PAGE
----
Malaysia’s animation companies have evolved quite drastically over the years. Before the arrival of advanced technologies in animation, puppet-shadow play known as wayang kulit was thought to be the pioneer of Malaysian animation.
Now, our country’s animation industry isn’t far behind the Japanese and Western markets as we’re steadily growing despite being relatively new in the game.
From a humble beginning, here’s a look at a brief history of the Malaysian animation company’s growth over the years.
A Documentary Beginning
To produce documentaries and public announcements of the government, the British colonialists in 1946 created The Malayan Film Unit which would later be renamed to Filem Negara Malaysia.
In 1983, the country saw its first in-country animation short, Hikayat Sang Kancil which was designed by Anandam Xavier.
The series became a hit amongst the public, and it would see many more additional hand-drawn animation shorts in the following years such as Sang Kancil dan Monyet (1984), followed by Sang Kancil dan Buaya (1987), Gagak Yang Bijak (1985) and Arnab Yang Sombong and Singa Yang Haloba (1986), written and directed by Hassan Abd. Muthalib.
Growth Led To New Career Opportunities
With the establishment of FilmArt (in 1984) and Lensamation (1987), many saw a bright future in the animation career path.
Thus, training schools and programs were instituted. It was also during 1996 that RTM aired the country’s first animation series, Usop Sontorian which was well received even in Japan, earning it a screening at Asian Animation Festival in Hiroshima, Japan in 1996.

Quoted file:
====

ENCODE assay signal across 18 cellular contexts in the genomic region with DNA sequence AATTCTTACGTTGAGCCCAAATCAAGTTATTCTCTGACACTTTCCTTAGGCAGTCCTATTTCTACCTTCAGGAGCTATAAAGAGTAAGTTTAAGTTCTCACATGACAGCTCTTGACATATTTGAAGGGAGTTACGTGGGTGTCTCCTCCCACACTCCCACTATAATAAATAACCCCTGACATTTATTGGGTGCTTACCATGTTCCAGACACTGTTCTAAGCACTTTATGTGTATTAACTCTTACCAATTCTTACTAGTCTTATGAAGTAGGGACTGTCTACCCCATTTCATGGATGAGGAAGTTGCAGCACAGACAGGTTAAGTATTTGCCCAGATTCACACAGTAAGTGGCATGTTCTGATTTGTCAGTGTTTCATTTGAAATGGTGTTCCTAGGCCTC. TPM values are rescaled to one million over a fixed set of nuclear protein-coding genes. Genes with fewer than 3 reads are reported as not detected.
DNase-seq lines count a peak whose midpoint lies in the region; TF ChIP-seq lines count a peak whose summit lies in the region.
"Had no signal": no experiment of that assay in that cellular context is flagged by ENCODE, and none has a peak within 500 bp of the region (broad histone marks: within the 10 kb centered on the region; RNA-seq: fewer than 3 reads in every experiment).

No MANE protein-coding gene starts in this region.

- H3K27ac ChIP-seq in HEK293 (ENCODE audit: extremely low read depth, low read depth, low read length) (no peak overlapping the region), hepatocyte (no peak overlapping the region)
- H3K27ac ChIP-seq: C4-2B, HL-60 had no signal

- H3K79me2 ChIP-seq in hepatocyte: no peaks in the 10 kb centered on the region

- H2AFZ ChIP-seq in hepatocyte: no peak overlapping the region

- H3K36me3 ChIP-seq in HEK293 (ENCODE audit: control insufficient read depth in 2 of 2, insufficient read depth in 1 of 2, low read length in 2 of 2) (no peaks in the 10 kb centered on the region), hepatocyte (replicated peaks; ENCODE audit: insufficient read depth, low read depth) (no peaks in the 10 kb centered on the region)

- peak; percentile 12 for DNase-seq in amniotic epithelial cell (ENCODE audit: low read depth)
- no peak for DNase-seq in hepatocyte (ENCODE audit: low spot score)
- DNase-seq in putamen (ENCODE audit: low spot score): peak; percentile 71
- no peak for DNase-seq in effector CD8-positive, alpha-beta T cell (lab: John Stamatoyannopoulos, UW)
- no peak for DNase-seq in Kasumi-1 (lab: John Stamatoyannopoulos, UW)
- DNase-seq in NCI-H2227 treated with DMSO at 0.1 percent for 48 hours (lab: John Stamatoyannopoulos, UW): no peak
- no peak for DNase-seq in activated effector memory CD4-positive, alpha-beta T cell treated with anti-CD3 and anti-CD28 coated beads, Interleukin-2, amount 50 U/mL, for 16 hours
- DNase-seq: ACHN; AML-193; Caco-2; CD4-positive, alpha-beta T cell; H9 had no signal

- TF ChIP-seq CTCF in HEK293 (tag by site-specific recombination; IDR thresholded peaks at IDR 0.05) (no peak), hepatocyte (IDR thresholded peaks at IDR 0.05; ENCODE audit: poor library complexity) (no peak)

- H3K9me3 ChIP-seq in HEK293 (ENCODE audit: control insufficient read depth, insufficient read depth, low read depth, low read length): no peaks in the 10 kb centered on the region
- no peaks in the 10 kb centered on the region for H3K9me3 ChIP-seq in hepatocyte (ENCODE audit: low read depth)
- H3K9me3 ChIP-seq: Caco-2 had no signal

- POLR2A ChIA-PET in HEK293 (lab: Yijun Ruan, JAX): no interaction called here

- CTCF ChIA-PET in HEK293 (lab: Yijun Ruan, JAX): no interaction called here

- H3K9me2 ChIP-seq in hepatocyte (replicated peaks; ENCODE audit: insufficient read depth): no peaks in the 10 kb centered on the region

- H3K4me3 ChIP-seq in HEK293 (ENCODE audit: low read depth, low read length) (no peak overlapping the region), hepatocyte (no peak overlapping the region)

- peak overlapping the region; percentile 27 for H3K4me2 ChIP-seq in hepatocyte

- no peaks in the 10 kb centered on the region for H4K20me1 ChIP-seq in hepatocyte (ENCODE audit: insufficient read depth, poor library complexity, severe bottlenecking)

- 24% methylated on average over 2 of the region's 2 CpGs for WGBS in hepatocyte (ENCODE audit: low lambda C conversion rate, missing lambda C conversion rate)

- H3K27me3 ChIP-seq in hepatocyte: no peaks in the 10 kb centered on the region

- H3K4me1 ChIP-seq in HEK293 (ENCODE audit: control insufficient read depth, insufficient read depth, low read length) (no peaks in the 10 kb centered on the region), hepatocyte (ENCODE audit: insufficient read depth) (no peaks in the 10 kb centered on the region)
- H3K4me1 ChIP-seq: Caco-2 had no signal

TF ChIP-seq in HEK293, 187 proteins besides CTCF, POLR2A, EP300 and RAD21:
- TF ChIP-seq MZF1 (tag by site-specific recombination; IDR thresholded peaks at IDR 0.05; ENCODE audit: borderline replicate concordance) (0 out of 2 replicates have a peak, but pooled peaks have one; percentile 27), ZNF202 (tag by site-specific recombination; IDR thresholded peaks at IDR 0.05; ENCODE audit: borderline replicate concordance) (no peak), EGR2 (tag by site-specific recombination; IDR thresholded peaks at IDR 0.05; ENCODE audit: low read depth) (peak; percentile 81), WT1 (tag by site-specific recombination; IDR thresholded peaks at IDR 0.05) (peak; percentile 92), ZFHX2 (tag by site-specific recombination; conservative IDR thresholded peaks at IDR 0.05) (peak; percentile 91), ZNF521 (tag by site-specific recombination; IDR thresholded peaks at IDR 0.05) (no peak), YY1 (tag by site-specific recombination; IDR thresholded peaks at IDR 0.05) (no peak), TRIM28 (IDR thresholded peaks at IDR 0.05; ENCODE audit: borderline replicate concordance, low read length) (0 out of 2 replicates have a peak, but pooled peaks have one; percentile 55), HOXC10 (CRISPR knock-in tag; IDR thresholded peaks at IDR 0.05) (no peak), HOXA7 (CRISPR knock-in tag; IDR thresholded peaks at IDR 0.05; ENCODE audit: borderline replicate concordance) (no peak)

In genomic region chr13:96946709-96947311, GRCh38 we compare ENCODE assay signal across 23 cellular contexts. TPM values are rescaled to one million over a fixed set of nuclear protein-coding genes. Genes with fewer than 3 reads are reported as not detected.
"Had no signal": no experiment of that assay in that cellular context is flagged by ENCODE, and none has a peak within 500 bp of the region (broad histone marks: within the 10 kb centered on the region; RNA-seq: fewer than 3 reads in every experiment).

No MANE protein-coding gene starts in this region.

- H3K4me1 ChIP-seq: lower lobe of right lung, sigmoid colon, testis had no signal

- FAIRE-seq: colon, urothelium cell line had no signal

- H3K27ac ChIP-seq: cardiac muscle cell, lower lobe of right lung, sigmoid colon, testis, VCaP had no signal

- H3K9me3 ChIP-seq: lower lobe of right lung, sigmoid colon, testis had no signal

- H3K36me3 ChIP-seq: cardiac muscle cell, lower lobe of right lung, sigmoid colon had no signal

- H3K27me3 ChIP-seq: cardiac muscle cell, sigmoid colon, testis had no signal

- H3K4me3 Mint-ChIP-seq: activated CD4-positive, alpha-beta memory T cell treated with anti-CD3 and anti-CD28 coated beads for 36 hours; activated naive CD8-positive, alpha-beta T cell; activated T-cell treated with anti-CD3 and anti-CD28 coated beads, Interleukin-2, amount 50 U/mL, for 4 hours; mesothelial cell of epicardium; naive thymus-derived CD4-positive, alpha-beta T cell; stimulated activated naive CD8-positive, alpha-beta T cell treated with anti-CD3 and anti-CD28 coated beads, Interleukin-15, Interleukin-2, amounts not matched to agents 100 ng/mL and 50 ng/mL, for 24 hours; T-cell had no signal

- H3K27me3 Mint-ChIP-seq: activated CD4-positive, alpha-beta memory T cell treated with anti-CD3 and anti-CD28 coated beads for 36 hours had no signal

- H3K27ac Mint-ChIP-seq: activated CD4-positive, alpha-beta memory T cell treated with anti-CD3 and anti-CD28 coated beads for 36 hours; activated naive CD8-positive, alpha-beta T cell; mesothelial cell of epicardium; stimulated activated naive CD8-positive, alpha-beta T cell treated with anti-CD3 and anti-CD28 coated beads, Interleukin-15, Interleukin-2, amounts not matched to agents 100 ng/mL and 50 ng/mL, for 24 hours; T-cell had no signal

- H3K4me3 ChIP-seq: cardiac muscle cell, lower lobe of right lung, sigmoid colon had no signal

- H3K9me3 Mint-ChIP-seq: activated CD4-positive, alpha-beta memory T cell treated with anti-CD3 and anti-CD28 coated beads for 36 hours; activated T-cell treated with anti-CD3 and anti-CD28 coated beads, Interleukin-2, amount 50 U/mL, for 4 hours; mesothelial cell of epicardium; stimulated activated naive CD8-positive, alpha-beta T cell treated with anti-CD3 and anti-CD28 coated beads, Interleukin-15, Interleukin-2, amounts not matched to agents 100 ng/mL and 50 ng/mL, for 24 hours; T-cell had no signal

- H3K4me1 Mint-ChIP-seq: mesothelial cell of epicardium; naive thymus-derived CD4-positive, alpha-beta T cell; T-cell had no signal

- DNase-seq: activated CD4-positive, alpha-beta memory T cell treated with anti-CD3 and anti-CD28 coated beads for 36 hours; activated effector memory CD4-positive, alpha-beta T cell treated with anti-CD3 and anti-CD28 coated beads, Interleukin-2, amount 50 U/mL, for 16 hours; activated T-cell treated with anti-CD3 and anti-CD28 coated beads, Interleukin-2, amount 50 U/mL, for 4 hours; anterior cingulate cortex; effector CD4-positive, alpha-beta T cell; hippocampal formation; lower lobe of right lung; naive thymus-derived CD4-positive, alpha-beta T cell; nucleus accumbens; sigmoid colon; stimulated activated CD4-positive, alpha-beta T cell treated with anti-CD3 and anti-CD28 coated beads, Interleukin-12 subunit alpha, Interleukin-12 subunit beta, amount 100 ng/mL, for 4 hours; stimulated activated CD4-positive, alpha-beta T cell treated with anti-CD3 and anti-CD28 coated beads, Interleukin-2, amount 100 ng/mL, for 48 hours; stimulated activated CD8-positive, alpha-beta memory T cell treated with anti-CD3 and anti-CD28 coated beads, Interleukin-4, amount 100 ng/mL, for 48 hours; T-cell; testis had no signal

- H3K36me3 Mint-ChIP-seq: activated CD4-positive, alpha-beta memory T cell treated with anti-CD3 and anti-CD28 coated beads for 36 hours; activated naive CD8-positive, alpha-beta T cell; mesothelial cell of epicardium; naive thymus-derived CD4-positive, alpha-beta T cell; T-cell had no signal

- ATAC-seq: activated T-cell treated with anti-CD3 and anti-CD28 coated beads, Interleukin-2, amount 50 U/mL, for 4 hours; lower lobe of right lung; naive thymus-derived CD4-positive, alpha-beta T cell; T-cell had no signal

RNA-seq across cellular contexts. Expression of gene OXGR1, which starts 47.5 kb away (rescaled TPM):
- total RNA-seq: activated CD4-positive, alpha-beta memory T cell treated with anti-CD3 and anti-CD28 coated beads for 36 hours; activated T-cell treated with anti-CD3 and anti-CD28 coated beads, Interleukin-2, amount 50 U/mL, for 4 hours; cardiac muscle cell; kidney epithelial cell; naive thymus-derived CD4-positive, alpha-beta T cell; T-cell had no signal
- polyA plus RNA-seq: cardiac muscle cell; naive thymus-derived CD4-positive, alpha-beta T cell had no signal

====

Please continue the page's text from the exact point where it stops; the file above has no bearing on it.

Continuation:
Entering A More Modern & Global Approach
Since Malaysia has entered a modernised era through the country’s fourth Prime Minister, Tun Dr. Mahathir bin Mohamad efforts, the animation industry also began to steadily grow as well.
With the use of digital technology in production houses, Kamn Ismail also introduced the direct-to-system method of drawing into computers.
In the year 2000, Nien Resurrection by Young Jump Animation Sdn. Bhd. became the first animated animation film in the country.
Government Support Plays A Key Factor For The Animation Industry In Malaysia
In a full scale effort to promote locally produced animation, Malaysian animation companies are pushing their works to the global market.
The year 2000 also saw success for the country’s animation industry when Multimedia Digital Economy Corporation (MDEC) produced Saladin: The Animated Series for Al Jazeera Children’s Channel.
Several animation films and series that highlighted Malaysian culture with universal values became a hit global market. Those are; Upin & Ipin, Bola Kampung, Ejen Ali, Geng: The Adventure Begins, BoBoiBoy and many more.
Knowing the potential of our country’s animation industry, the government agencies, Multimedia Development Corporation and Malaysia Animation Creative Content Centre (MAC3) offer support by providing grant schemes and top notch facilities.
Through those, many Malaysian animation companies are able to grow and be able to compete with other countries in the global market.
Being the only ASEAN country to make it through the Academy Award nominations through Upin & Ipin: Keris Siamang Tunggal in 2020, the country’s industry shows no sign of stopping as many local studios even survived during Covid-19 thanks to broadband infrastructure.
Now that the country is slowly adjusting to the new normal, many animation companies are ready to shift to full gear and continue to produce spectacular animations, catering to the local and global market.
Aside from the entertainment and film industry, local animation companies are also employing their expertise in various industries as well.
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